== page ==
As we can see, passing True or False to bool gives us True and False respectively, but there doesn't seem to be much rhyme or reason when it comes to the other values.

While it may appear basically random, there is in fact a pattern here. Only a small number of values in Python are falsy, which are as follows:

  • Any numeric representation of zero. This includes the integer 0, the float 0.0, and representations of zero in other numeric types.
  • The values False and None. We haven't looked at None yet, but None represents the intentional absence of a value.
  • Empty sequences and other collections. This includes empty strings, empty tuples, empty lists, and several types we haven't covered at this stage.

It's also possible for us to define our own types, and we can make them falsy under certain circumstances if we wish. This is an advanced topic, however, and not something we're going to be covering in this series.

Apart from these values, everything else in Python is truthy.

Comparison operators

In addition to the bool function, we have a number of comparison operators that yield a Boolean value. We have eight of these in total, five of which you've probably seen before in a maths class.

First up, we have the < (less than) and > (greater than) operators. In the case of <, the operator yields the value True if the first operand is less than the second operand; for >, the operator yields True if the first operand is greater than the second operand.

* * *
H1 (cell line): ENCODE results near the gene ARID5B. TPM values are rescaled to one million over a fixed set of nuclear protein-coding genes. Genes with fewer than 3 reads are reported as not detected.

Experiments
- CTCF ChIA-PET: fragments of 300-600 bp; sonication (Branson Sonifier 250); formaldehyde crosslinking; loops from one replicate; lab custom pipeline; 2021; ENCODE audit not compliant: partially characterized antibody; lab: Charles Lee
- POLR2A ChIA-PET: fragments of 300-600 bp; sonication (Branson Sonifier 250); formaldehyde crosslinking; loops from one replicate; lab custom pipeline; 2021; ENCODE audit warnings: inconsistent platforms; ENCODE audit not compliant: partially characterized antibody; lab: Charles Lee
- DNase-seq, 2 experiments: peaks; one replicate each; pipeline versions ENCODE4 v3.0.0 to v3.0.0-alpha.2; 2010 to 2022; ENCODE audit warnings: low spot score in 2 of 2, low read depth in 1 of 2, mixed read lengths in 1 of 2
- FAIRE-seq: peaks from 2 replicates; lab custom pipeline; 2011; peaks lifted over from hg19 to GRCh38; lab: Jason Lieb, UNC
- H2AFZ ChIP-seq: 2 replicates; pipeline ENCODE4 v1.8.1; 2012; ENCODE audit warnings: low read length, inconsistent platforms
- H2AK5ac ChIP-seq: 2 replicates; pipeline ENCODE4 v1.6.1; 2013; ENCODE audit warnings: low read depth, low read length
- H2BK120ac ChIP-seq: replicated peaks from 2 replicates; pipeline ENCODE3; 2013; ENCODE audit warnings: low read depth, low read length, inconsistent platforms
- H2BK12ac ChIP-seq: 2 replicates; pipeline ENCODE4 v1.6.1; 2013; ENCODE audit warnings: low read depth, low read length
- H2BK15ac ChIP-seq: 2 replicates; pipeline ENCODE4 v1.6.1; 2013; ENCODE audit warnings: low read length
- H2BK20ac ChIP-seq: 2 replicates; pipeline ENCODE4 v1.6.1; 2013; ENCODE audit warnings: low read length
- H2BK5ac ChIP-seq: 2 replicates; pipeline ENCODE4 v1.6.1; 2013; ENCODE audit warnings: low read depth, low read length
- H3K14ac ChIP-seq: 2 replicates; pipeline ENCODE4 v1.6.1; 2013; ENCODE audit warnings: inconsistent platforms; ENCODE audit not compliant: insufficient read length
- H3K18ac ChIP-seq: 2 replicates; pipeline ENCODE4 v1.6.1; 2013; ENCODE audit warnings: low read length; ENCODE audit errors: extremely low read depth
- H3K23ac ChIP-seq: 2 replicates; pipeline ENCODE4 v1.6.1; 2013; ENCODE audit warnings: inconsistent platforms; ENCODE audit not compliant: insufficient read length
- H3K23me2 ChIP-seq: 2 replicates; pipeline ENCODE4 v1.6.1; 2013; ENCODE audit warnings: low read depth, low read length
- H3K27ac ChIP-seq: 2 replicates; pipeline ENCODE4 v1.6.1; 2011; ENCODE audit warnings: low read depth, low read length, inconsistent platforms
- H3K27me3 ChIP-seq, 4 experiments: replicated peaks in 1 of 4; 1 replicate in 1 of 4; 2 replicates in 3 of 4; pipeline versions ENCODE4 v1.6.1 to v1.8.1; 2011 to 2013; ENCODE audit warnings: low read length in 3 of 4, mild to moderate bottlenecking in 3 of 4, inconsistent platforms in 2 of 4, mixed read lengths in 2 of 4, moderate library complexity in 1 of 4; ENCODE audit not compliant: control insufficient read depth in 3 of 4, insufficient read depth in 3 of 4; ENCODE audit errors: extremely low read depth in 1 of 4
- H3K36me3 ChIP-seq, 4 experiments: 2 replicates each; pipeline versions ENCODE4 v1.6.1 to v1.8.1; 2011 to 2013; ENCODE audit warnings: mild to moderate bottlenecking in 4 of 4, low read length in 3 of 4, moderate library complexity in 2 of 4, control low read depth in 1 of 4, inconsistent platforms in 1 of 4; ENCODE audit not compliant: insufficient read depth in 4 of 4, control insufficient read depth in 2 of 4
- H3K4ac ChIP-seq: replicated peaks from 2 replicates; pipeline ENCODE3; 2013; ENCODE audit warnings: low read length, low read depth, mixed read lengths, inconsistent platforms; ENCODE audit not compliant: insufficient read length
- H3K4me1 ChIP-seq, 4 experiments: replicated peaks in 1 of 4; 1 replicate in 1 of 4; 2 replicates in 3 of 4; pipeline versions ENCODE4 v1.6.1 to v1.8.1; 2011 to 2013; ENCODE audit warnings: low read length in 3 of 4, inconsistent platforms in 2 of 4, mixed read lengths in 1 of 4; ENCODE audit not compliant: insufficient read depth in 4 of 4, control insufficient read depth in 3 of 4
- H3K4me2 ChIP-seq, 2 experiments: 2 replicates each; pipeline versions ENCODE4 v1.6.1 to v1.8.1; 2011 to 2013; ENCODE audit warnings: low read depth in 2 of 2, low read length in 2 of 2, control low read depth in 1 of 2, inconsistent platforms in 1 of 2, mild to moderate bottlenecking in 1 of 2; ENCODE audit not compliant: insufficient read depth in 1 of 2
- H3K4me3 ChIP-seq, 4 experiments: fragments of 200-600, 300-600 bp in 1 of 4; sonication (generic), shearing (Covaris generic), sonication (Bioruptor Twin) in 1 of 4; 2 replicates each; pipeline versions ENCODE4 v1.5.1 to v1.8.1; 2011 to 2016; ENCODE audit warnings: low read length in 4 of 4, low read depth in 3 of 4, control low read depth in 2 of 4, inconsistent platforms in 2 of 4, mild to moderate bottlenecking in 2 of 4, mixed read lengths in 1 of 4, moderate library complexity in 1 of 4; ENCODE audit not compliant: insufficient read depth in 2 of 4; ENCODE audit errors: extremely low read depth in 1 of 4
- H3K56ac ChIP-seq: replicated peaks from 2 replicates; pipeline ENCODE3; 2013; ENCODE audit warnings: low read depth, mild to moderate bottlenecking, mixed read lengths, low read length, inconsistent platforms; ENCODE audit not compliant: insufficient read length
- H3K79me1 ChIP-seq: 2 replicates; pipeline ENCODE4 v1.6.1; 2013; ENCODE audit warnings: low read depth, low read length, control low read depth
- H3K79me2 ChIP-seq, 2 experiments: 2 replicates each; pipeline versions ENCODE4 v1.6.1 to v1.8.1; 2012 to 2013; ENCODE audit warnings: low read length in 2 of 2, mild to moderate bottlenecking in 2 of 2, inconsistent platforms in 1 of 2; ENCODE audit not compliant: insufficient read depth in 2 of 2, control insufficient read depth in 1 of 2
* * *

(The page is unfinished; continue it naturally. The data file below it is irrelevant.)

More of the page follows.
Generally speaking, this operator is going to be used to compare two numeric types, but we can actually compare other values as well. For example, we can compare strings, in which case the ASCII codes of the characters are used to determine which value is greater than the other.

print(5 < 10)     # True
print(5 > 10)     # False
print(10 > 10)    # False
print("A" < "a")  # True

# The ASCII code for A is 65, while a is 97

Very similar to these operators we have <= (less than or equal to) and >= (greater than or equal to). These work the same way as < and >, but if the operands are of equivalent value, we get True back instead of False.

print(10 > 10)   # False
print(10 >= 10)  # True

Quite often we want to explicitly check that two values are equal. In that case, we can use the == operator. == yields True if the two values are the same, and False in all other cases.

We have to be a little careful here and remember that things like "0" are not the same as 0. Python is smart enough to understand that something like 7 and 7.0 are equivalent though.

print(0 == "0")                # False
print(0 == 0)                  # True
print(7 == 7.0)                # True
print("Hello" == "Hello!")     # False
print([1, 2, 3] == [1, 2, 3])  # True

If we want to check that two values are not equal, we have operator for this as well, which looks like this !=. This exclamation mark, sometimes pronounced as "bang", is commonly used to mean "not". So != simply means "not equal".

print(0 != "0")         # True
print(0 != 0)           # False
print("Hello" != "Hi")  # True

The last two we have to look at are a little bit more complicated, because they're not comparing the values, per se. These last two operators are is and is not.